US indicts 7 Russian spies over hacking linked to Olympics scandal

WASHINGTON • The US Justice Department yesterday announced the indictment of seven Russian military spies on cyber-hacking charges linked to the leaking of Olympic athletes' drug-test data in an alleged effort to undermine international efforts to expose Russian doping.

Four of the GRU officers were also charged with targeting organisations probing Russia's alleged use of chemical weapons, including the poisoning of a former Russian spy in Britain.

Three were indicted in July for allegedly conspiring to interfere in the 2016 presidential election.

The indictment further exposes Moscow's ongoing, widespread campaign to discredit Western democracy and international institutions through disinformation and other measures.

In the summer of 2016, the GRU hacked drug-test results from the World Anti-Doping Agency and posted confidential information about US Olympic athletes, including tennis stars Serena and Venus Williams and gold medal gymnast Simone Biles. WADA publicly called out the Russian military agency for the information operation.

Now, the US government is seeking to apply the law to the cyber spies.

"We want the hundreds of victims of these Russian hackers to know that we will do everything we can to hold these criminals accountable for their crimes," said Mr Scott Brady, US Attorney for the Western District of Pennsylvania, where the grand jury indicted the Russians.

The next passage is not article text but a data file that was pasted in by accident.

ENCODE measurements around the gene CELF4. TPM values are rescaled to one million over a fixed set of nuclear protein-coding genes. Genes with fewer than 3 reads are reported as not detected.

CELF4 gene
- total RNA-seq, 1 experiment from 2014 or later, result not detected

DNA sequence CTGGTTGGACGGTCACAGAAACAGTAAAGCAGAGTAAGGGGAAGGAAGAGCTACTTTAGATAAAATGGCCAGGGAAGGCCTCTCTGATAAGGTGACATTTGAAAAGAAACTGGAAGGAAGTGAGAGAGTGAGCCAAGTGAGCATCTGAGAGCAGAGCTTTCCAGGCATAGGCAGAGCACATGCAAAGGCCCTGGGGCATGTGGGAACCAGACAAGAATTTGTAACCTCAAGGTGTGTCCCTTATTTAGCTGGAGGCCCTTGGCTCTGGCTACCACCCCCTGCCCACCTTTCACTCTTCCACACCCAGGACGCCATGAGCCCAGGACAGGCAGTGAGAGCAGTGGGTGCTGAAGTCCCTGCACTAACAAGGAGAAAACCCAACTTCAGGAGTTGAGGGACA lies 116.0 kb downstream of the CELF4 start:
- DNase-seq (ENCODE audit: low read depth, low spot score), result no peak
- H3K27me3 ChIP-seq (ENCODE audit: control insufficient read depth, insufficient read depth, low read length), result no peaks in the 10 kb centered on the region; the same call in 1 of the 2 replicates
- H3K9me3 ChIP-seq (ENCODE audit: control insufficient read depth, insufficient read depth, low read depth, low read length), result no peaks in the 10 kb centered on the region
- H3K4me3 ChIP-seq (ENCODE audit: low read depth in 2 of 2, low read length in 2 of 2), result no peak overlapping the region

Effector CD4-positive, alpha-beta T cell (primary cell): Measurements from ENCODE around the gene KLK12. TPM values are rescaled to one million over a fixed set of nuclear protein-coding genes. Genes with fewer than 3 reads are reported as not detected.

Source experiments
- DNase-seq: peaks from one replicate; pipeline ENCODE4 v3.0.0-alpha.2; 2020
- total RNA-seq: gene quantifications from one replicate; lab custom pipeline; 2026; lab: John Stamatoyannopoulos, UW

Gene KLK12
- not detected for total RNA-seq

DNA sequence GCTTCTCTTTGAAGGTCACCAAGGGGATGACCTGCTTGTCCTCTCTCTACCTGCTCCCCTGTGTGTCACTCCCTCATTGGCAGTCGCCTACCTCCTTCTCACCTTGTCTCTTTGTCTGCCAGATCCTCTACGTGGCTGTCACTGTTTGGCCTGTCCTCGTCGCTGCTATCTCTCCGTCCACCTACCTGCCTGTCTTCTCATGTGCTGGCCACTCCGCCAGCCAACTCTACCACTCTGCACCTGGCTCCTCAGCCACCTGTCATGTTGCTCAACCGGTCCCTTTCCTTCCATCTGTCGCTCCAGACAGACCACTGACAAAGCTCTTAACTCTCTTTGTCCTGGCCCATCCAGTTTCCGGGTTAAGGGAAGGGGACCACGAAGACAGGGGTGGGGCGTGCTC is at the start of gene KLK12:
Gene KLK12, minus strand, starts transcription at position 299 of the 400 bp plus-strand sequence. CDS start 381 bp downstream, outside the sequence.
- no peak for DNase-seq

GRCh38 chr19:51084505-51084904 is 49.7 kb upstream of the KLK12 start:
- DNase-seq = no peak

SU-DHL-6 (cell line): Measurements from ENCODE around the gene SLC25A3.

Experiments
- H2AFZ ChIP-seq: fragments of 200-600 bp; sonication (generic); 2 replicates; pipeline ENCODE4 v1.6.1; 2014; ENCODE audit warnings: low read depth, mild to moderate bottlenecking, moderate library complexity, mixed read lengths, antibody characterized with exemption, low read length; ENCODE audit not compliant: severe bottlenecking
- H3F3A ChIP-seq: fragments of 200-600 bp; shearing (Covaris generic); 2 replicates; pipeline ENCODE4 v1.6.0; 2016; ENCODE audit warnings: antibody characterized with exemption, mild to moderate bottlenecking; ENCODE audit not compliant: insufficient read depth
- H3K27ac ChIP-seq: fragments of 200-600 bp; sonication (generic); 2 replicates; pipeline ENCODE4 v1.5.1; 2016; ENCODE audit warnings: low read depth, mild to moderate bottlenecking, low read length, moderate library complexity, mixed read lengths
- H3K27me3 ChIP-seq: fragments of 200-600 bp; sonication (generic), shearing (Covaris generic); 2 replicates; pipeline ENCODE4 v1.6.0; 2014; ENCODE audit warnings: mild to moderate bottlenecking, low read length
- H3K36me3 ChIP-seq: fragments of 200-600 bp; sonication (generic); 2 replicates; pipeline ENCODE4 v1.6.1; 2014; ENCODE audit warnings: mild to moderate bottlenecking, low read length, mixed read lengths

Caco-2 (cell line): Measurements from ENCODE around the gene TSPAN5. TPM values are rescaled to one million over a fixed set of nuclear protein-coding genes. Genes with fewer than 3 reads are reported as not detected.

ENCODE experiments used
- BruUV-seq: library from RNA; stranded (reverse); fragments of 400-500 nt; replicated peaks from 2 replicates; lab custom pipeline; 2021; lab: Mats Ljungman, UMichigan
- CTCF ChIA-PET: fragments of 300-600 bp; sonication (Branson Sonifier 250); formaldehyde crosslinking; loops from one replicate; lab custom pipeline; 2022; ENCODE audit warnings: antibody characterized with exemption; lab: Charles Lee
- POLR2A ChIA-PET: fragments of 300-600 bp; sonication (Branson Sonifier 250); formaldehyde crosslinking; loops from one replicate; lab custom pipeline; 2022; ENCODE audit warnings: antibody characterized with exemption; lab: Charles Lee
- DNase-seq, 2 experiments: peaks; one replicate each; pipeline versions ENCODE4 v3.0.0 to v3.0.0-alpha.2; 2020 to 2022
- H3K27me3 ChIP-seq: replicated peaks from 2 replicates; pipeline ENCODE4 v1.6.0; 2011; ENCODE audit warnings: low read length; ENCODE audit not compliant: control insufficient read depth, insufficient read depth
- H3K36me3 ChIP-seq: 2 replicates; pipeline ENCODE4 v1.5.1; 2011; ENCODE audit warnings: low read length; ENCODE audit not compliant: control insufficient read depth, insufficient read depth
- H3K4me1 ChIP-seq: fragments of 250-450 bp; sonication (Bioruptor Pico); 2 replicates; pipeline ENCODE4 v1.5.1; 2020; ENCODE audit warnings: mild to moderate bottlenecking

The GRU campaign ran from December 2014 until at least May this year, targeting US persons, corporations and international organisations based on their strategic interest to the Russian government, officials said.

In a separate statement, the US government on Wednesday warned that a hacking group widely known as cloudhopper, which Western cyber-security firms have linked to the Chinese government, has launched attacks on technology service providers in a campaign to steal data from their clients.

The US Department of Homeland Security issued a technical alert for cloudhopper, which it said was engaged in cyber espionage and theft of intellectual property, after experts with two prominent US cybersecurity companies warned earlier this week that Chinese hacking activity has surged amid the escalating trade war between Washington and Beijing.

Chinese authorities have repeatedly denied claims by Western cyber-security firms that it supports hacking. Homeland Security released the information to support US companies in responding to attacks by the group, which is targeting information technology, energy, healthcare, communications and manufacturing firms.


A version of this article appeared in the print edition of The Straits Times on October 05, 2018, with the headline 'US indicts 7 Russian spies over hacking linked to Olympics scandal'. Subscribe